QUIET TIMES (Ruhezeit): 8 p.m. until 7 a.m & all day Sundays/holidays
· House and garden appliances/machinery are off limits. (Quiet time includes lawn mowing, car washing/repairing, loud children, stereo or radio (loud)–if it can be heard outside your dwelling or vehicle it is too loud.)
WASHING YOUR CAR:
· As long as your neighbors are ok with it and you are using dish soap, it is not a problem. You will want to wash with a bucket and soap and then rinse quickly with the hose as you do not want to waste and it is not permitted to use chemicals that may seep into the ground. (We watched our neighbors wash their cars a few times to see what they do.)
BARBEQUES AND PARTIES:
· Ensure that the smoke and smell does not bother your neighbors. Try to place the grill in a place where the smoke will not float into the neighbors open windows.
· If you live in an apartment building, you cannot grill on the balcony, you must be at least 8 feet away from the building; depending on the direction of the wind, maybe further.
· Parties are acceptable so long as you only have a few a year. (I believe that less then 4 is considered a few!) Also I understand that noise outside is permitted till 10, however I have heard parties in my neighborhood much later then that. The noise is permitted however, it may not be excessive.
SIDEWALK AND STREET:
· Tenants are responsible for the sidewalk and street in front of the house.
· You need to pull out the weeds in the sidewalk.
· SNOW: You must shovel and sand/salt your sidewalk between 7 a.m. and 8 p.m. If someone slips & breaks their leg in front of your house during this time, you are liable.
SOFA (definitely good to know!):
My opinion has always been: If your not 15 minutes early, you’re already late.
· Germans are very punctual and are often displeased if you do not arrive in time for an appointment or a social gathering. The first thing we learned though is that they are not early and they are not late. I make my husband be 15 minutes early everywhere we go. Even if we sit in the car at someone’s home until the party starting time, we are there 15 minutes early. Here though, you will wait. They are punctual to perfection and so you should be as well!
GARBAGE AND RECYCLING:
· You are expected to generate only a small amount of trash. Generally the recycling is picked up bi-monthly and the trash is picked up either bi-monthly or monthly depending what you choose (you will pay based on the weight of the trash in some areas, and in other areas you pay a set amount for monthly pickup with more cost for bi-monthly pickup.) The recycling bin, grass bin, and paper bin are usually the size of an American bin. The trash bin is typically smaller.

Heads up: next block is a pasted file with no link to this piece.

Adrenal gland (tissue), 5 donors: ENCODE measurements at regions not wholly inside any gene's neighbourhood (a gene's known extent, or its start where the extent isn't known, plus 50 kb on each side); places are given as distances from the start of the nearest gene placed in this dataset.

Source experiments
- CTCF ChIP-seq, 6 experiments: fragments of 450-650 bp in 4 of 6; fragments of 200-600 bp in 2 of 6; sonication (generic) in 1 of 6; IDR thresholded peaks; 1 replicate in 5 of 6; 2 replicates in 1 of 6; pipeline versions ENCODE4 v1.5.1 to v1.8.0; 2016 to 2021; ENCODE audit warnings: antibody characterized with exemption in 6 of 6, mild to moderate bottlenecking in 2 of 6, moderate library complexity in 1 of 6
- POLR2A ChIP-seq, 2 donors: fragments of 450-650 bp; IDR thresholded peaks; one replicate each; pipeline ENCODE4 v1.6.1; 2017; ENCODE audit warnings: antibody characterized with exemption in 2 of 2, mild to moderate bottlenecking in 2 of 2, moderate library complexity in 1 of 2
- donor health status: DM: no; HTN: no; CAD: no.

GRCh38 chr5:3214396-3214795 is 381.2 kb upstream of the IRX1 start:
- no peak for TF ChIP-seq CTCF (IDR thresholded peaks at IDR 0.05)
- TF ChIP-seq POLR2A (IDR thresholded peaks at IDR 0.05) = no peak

· Paper bins are generally collected monthly. These are only for paper and cardboard. Grass bin (Bio bin) can be for yard waste such as grass, weeds, branches and also can be used for some kitchen waste such as fruit, veggies, flowers, or egg shells. You cannot throw these items in there in a trash bag. Only bio bags are usuable and these are optional. The Bio bin is collected based on the time of year. In the summer it is collected more often as the plants grow more.
· The GK Housing Office or your landlord can give you specific information about your collection schedule & how to sort waste.
· Glass must be taken to special collection centers or back to the store where you bought it (some bottles you pay a fee for and the fee is returned when you bring back those bottles). Most communities have receptacles set out for you to sort your glass–clear, brown and green.
· Batteries must be thrown into dispensers at stores. There is a dispenser at the Schinnen commisary. Larger electronics can be taken to Media Markt. I know the store in Heerlen (Corio Center 9, Heerlen) has several recycling drop off boxes.
· Each city has special days for collecting bulk items like furniture and carpets. Check your trash calendar for the dates. You can also use the postcard sized cards in the trash calendar to schedule a bulk pickup.
· Weekdays the shops may stay open until 8 p.m. On Saturdays, they will probably close around 4 p.m. Few places are open Sundays, however, most restaurants are open Sundays and closed Mondays. Many cities in the Netherlands will have late shopping on Thursdays and be open Sundays once a month. A schedule can be found here.
· Most towns have an open market and on different days of the week.
· In most towns, there are a couple days a year where everything that is no longer of use or not wanted (if it won’t fit in the regular trash) is put out on the street for pickup (furniture items, etc). However, if someone else wants it, they are free to pick it up and take it.
· Clothing can be placed into donation bins. These are in located in many surrounding towns and can often be seen near the glass bins.